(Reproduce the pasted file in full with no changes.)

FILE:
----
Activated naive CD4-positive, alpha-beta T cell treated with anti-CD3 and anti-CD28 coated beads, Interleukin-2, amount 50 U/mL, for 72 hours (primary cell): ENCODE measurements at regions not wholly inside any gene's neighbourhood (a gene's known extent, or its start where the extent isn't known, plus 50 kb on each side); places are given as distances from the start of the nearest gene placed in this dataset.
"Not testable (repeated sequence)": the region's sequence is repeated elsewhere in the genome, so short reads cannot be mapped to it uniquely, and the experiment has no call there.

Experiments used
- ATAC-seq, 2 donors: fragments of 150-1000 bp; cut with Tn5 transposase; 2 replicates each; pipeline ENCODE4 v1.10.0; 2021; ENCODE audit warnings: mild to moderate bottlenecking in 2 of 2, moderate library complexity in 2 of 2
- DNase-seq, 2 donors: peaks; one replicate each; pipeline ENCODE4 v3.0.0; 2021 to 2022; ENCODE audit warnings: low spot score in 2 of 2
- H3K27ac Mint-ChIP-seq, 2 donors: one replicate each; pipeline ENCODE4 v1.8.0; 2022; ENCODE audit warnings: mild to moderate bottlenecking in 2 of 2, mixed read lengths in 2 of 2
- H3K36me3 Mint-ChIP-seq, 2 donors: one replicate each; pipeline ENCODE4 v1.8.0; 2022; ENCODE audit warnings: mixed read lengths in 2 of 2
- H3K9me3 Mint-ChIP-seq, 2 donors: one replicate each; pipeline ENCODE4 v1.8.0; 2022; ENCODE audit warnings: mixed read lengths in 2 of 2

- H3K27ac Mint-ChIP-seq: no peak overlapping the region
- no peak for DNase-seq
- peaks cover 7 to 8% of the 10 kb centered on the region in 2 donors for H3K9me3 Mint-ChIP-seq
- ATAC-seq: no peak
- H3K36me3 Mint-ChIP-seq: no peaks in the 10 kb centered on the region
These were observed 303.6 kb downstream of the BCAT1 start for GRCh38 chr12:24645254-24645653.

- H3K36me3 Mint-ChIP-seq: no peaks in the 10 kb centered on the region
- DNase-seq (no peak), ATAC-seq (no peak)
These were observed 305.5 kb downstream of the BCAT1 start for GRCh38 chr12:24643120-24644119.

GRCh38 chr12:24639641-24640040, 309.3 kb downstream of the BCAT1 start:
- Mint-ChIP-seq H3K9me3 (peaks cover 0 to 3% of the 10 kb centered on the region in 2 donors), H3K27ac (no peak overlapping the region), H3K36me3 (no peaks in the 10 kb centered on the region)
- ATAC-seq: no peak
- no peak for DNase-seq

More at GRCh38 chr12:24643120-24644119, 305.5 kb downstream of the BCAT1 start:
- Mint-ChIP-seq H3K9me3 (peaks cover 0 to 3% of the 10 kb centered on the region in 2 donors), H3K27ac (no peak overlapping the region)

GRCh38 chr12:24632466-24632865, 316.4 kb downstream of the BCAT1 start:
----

Activated naive CD4-positive, alpha-beta T cell treated with anti-CD3 and anti-CD28 coated beads, Interleukin-2, amount 50 U/mL, for 72 hours (primary cell): ENCODE measurements at regions not wholly inside any gene's neighbourhood (a gene's known extent, or its start where the extent isn't known, plus 50 kb on each side); places are given as distances from the start of the nearest gene placed in this dataset.
"Not testable (repeated sequence)": the region's sequence is repeated elsewhere in the genome, so short reads cannot be mapped to it uniquely, and the experiment has no call there.

Experiments used
- ATAC-seq, 2 donors: fragments of 150-1000 bp; cut with Tn5 transposase; 2 replicates each; pipeline ENCODE4 v1.10.0; 2021; ENCODE audit warnings: mild to moderate bottlenecking in 2 of 2, moderate library complexity in 2 of 2
- DNase-seq, 2 donors: peaks; one replicate each; pipeline ENCODE4 v3.0.0; 2021 to 2022; ENCODE audit warnings: low spot score in 2 of 2
- H3K27ac Mint-ChIP-seq, 2 donors: one replicate each; pipeline ENCODE4 v1.8.0; 2022; ENCODE audit warnings: mild to moderate bottlenecking in 2 of 2, mixed read lengths in 2 of 2
- H3K36me3 Mint-ChIP-seq, 2 donors: one replicate each; pipeline ENCODE4 v1.8.0; 2022; ENCODE audit warnings: mixed read lengths in 2 of 2
- H3K9me3 Mint-ChIP-seq, 2 donors: one replicate each; pipeline ENCODE4 v1.8.0; 2022; ENCODE audit warnings: mixed read lengths in 2 of 2

- H3K27ac Mint-ChIP-seq: no peak overlapping the region
- no peak for DNase-seq
- peaks cover 7 to 8% of the 10 kb centered on the region in 2 donors for H3K9me3 Mint-ChIP-seq
- ATAC-seq: no peak
- H3K36me3 Mint-ChIP-seq: no peaks in the 10 kb centered on the region
These were observed 303.6 kb downstream of the BCAT1 start for GRCh38 chr12:24645254-24645653.

- H3K36me3 Mint-ChIP-seq: no peaks in the 10 kb centered on the region
- DNase-seq (no peak), ATAC-seq (no peak)
These were observed 305.5 kb downstream of the BCAT1 start for GRCh38 chr12:24643120-24644119.

GRCh38 chr12:24639641-24640040, 309.3 kb downstream of the BCAT1 start:
- Mint-ChIP-seq H3K9me3 (peaks cover 0 to 3% of the 10 kb centered on the region in 2 donors), H3K27ac (no peak overlapping the region), H3K36me3 (no peaks in the 10 kb centered on the region)
- ATAC-seq: no peak
- no peak for DNase-seq

More at GRCh38 chr12:24643120-24644119, 305.5 kb downstream of the BCAT1 start:
- Mint-ChIP-seq H3K9me3 (peaks cover 0 to 3% of the 10 kb centered on the region in 2 donors), H3K27ac (no peak overlapping the region)

GRCh38 chr12:24632466-24632865, 316.4 kb downstream of the BCAT1 start: